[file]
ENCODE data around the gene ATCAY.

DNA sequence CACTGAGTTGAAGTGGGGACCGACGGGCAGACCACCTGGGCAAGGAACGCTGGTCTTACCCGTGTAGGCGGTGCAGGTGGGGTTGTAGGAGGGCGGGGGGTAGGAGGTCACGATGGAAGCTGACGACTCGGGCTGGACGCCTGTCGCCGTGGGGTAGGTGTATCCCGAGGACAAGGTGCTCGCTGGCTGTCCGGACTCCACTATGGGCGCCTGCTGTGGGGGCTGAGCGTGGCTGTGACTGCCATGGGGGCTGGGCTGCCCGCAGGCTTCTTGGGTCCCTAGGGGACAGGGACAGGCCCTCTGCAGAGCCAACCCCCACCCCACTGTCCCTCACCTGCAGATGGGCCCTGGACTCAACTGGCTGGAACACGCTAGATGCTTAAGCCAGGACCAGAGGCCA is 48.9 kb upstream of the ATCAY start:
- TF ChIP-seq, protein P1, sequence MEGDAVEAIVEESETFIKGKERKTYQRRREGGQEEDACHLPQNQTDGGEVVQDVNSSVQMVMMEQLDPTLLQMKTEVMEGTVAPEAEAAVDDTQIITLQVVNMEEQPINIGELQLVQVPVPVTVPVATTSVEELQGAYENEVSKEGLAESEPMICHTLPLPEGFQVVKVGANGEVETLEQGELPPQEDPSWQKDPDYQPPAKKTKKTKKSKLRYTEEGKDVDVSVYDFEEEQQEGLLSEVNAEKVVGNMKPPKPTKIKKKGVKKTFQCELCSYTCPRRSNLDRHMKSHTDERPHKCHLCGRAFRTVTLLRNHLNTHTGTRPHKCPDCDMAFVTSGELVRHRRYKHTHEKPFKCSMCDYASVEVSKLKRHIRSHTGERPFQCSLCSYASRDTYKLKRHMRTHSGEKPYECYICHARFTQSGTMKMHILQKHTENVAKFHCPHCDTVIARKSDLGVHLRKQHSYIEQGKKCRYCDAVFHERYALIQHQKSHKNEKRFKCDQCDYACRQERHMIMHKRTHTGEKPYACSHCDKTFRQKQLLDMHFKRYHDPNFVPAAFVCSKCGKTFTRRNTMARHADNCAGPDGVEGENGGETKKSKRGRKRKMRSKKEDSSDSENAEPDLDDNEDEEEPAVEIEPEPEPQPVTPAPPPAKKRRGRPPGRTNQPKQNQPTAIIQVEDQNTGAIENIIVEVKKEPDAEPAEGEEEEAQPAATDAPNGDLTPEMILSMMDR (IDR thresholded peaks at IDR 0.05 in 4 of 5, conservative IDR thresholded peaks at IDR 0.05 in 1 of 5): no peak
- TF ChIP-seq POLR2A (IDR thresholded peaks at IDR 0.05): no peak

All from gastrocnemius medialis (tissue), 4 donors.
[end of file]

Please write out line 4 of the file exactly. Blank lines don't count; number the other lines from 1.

- TF ChIP-seq POLR2A (IDR thresholded peaks at IDR 0.05): no peak